So those options are still on the table. And the United States is prepared to discuss with our allies whether or not they would like to come into Iraq after the conflict has ended. Most of the allies are telling us that they will need some kind of legitimizing U.N. Security Council resolution so they can go to their parliaments, as all democratic governments need to do, to where the power is, and say, This is why we should be in Iraq, because the international community has decided these are legitimate functions.

SEN. BIDEN: Godspeed, Nick.

SEN. BIDEN: What's in it for our NATO allies? What -- (speaking aside) -- I apologize -- (returning to Ambassador Burns) -- What makes them—what thinking process do they have that says this makes sense for the alliance, to take on a more formal—which I strongly support—what ingredient, I mean, what's the thought process? What do you have to bring out to convince them that that makes sense if—or for them to conclude that? That's what I'm trying to get at. B. BURNS: Seventeen of our 18 NATO allies made it to Afghanistan after October of 2001 when we initiated military action in Afghanistan. Thirteen remain there. Some of them are in Operation Enduring Freedom, in the combat force, and some are in ISAF. I think what binds us together with them in Afghanistan is, they see the same threat that we do. What threatens Germany and France and Belgium—just to choose three NATO members with whom we've had a disagreement over the last couple of months—in Afghanistan is this threat of weapons of mass destruction and terrorism that they know could hit them as it hit us on September 11th, 2001. So we've never had any kind of divisiveness in the alliance about whether we should be in Afghanistan. The issue now is, should NATO go all the way and take the lead, take over the peacekeeping force? There are some countries that say, well, NATO shouldn't be that much out of area, or, are we ready for that kind of commitment? Other countries say only NATO can do it, to establish a command with SACEUR's authority and the political control of the North Atlantic Council and the ability to raise—to draw upon the 2 million troops that our 19 nations bring to the table. So I think it's common and shared interest, Senator, that binds us together with our allies.

The discussion on Iraq is quite different than Afghanistan, very different. When Deputy Secretary of Defense Paul Wolfowitz came to NATO three months ago, he suggested to all the allies that NATO think of a role for itself in Iraq post-conflict.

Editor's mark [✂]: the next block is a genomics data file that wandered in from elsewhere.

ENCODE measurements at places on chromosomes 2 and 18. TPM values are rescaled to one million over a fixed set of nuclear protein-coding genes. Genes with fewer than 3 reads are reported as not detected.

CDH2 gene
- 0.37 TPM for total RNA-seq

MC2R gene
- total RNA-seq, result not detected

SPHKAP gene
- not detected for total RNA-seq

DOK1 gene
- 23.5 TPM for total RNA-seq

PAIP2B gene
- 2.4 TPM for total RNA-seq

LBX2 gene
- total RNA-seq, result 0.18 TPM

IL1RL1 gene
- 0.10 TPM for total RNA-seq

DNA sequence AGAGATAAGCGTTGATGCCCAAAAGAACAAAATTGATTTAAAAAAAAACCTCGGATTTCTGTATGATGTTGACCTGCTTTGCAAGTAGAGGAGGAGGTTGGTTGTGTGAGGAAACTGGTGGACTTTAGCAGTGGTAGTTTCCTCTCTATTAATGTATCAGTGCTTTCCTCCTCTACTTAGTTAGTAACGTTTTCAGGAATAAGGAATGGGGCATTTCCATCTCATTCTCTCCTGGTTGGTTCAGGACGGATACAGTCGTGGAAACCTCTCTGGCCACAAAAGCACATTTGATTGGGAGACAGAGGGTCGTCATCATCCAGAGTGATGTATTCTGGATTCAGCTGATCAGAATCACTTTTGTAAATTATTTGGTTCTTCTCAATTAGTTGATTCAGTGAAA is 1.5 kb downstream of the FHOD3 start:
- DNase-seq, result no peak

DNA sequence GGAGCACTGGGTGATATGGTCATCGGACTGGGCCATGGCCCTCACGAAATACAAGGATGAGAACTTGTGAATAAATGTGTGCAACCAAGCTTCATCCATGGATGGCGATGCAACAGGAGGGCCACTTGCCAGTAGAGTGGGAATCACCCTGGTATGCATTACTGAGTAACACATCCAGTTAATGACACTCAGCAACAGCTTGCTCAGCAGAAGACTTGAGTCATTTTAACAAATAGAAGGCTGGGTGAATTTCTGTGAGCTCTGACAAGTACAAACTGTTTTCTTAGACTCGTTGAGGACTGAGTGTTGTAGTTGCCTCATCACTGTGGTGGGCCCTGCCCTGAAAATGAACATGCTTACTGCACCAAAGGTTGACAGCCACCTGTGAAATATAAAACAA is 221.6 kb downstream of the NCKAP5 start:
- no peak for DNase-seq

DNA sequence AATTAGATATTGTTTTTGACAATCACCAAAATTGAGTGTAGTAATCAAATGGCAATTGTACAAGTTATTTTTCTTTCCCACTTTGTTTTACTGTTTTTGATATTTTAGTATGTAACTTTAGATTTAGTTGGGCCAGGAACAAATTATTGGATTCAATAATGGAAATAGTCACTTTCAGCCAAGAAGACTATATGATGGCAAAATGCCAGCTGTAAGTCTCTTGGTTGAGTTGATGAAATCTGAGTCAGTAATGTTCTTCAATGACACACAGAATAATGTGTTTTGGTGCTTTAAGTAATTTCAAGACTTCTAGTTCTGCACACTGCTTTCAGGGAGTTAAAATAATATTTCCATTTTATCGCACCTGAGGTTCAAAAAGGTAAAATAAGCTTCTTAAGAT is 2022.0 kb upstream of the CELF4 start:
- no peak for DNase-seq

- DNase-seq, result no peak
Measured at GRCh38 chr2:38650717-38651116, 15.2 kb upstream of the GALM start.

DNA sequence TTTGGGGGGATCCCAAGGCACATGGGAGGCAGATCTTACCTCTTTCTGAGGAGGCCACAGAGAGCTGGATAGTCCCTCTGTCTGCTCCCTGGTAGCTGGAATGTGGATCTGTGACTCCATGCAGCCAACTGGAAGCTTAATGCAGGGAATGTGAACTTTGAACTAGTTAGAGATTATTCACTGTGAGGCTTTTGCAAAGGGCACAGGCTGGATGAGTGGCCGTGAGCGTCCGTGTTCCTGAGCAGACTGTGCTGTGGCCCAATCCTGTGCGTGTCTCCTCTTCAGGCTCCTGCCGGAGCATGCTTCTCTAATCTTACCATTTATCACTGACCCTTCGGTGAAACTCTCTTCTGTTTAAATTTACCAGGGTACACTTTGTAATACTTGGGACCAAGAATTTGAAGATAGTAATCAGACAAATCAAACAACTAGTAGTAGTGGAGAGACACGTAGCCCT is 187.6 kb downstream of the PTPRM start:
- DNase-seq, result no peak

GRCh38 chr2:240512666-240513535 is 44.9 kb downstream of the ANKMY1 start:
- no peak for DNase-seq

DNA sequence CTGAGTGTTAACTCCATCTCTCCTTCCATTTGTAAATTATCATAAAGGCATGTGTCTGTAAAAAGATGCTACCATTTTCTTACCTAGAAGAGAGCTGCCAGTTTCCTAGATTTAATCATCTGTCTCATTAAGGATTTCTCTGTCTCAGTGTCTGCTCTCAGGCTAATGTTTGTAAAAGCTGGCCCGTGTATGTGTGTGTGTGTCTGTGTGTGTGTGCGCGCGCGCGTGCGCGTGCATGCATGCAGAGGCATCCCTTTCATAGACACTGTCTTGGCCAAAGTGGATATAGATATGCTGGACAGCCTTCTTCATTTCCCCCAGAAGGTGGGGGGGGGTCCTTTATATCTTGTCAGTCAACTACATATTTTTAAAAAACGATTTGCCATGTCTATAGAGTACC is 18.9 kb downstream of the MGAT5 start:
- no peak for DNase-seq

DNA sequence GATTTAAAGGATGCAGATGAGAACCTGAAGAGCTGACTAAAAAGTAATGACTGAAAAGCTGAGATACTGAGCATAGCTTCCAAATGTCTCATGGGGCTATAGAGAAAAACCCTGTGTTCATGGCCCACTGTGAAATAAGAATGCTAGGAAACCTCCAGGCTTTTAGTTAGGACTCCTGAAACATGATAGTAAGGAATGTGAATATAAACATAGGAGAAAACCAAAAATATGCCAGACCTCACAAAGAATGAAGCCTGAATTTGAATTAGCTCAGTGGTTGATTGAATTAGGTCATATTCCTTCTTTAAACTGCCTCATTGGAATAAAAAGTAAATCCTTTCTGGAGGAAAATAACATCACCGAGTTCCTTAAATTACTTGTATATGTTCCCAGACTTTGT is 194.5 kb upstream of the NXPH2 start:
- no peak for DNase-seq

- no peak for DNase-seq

Obviously, it wasn't going to be possible for the alliance to be part of the coalition because Germany and France and the other countries had made it clear they would not participate in offensive military actions. So Paul Wolfowitz suggested, how about a role for NATO once the fighting stops? We'll need many, many troops for peacekeeping, for reconstruction, for humanitarian assistance. We have to locate where the chemical and biological weapons are. We have to take custody of them, and then to begin to destroy them.

So those options are still on the table. And the United States is prepared to discuss with our allies whether or not they would like to come into Iraq after the conflict has ended. Most of the allies are telling us that they will need some kind of legitimizing U.N. Security Council resolution so they can go to their parliaments, as all democratic governments need to do, to where the power is, and say, This is why we should be in Iraq, because the international community has decided these are legitimate functions.

SEN. BIDEN: Godspeed, Nick.

SEN. BIDEN: Has France considered, in order to have greater influence, as they say, joining up fully with NATO, totally integrating, in order to be able to impact on some of the decisions? If they had, you would not have been able to deftly move discussion of support for Turkey, as you did. I mean, is there any talk about that?